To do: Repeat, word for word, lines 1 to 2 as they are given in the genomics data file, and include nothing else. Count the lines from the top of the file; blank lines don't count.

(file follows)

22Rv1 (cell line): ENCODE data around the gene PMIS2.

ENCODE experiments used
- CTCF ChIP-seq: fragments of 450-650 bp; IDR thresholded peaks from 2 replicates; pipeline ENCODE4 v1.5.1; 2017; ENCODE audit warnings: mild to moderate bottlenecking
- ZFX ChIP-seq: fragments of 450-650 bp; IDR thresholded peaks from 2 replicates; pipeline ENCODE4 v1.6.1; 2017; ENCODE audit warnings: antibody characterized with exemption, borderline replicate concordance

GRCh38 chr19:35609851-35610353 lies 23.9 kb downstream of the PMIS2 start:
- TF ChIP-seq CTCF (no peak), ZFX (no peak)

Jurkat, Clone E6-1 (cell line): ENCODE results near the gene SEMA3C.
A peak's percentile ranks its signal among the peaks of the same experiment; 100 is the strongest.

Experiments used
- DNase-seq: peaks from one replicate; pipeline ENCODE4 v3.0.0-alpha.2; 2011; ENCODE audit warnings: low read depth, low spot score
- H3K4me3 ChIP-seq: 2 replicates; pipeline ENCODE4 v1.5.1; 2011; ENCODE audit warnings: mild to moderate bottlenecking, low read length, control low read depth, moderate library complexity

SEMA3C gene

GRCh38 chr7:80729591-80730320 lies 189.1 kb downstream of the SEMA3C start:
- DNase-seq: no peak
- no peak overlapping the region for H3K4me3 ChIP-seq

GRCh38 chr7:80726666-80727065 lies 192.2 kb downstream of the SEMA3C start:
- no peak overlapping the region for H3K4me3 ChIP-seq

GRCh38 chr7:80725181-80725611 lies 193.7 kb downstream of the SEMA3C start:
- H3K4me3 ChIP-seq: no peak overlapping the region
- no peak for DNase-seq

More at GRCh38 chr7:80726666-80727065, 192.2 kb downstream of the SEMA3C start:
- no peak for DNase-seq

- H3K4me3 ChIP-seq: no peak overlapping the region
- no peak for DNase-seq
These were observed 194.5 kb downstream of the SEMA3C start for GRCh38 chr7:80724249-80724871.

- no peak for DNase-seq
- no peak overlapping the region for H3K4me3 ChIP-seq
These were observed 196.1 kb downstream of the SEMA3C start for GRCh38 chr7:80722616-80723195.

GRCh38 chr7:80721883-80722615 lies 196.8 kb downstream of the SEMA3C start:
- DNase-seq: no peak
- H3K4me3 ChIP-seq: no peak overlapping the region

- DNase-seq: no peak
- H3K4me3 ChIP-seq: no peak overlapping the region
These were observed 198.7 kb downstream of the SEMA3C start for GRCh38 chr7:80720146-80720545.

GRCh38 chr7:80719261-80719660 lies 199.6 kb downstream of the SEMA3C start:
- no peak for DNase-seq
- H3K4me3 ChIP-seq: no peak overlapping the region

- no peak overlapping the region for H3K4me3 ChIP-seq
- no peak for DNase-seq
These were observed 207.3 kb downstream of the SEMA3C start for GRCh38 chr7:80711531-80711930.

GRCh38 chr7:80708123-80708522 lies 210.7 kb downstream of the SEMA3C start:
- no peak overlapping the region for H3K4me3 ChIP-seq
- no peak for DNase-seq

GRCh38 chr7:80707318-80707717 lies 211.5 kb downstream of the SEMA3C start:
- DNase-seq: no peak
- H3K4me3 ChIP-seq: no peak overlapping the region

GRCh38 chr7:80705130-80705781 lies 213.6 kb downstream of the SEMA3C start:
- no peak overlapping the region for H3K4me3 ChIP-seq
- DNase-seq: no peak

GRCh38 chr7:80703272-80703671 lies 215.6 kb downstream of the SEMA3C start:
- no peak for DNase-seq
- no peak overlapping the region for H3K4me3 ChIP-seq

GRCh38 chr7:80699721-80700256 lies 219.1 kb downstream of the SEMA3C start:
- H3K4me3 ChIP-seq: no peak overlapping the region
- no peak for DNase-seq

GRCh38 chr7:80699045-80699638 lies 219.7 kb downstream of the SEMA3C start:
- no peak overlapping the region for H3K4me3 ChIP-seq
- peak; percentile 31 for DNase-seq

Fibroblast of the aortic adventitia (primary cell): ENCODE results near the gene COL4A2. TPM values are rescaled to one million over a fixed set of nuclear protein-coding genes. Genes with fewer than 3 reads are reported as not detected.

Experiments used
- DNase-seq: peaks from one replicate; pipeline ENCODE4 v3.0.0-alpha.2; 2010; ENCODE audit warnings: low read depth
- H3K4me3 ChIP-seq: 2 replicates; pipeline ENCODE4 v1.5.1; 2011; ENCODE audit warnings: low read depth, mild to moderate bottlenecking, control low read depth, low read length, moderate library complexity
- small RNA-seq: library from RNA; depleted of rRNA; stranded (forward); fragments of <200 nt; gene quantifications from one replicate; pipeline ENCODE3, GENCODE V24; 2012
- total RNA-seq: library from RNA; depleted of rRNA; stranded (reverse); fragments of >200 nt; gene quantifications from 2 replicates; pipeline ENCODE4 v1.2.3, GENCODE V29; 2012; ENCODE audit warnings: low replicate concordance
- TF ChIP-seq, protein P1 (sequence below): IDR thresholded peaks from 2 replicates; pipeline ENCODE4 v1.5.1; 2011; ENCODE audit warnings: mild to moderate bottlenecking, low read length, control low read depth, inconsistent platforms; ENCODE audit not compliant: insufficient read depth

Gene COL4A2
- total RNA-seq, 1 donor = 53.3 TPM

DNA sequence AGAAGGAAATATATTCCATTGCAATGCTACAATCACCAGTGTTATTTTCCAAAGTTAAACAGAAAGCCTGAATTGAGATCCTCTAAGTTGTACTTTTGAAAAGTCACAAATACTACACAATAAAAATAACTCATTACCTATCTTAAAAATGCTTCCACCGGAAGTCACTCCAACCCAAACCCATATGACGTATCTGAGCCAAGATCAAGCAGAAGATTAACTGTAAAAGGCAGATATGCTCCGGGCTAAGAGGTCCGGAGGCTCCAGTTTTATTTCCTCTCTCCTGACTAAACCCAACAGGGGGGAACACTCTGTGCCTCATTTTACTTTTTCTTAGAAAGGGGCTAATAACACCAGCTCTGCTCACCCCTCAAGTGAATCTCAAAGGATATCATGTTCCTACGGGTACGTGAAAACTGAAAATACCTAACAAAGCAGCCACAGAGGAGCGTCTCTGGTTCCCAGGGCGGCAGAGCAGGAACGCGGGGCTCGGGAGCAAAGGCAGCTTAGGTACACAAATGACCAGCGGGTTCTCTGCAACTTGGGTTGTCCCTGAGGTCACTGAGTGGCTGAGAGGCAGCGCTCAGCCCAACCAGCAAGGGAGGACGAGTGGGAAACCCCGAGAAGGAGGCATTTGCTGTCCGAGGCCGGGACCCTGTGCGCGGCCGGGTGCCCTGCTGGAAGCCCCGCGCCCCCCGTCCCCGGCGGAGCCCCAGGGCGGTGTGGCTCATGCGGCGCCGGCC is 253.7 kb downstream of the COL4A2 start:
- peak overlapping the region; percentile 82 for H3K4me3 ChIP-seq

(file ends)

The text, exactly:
22Rv1 (cell line): ENCODE data around the gene PMIS2.

ENCODE experiments used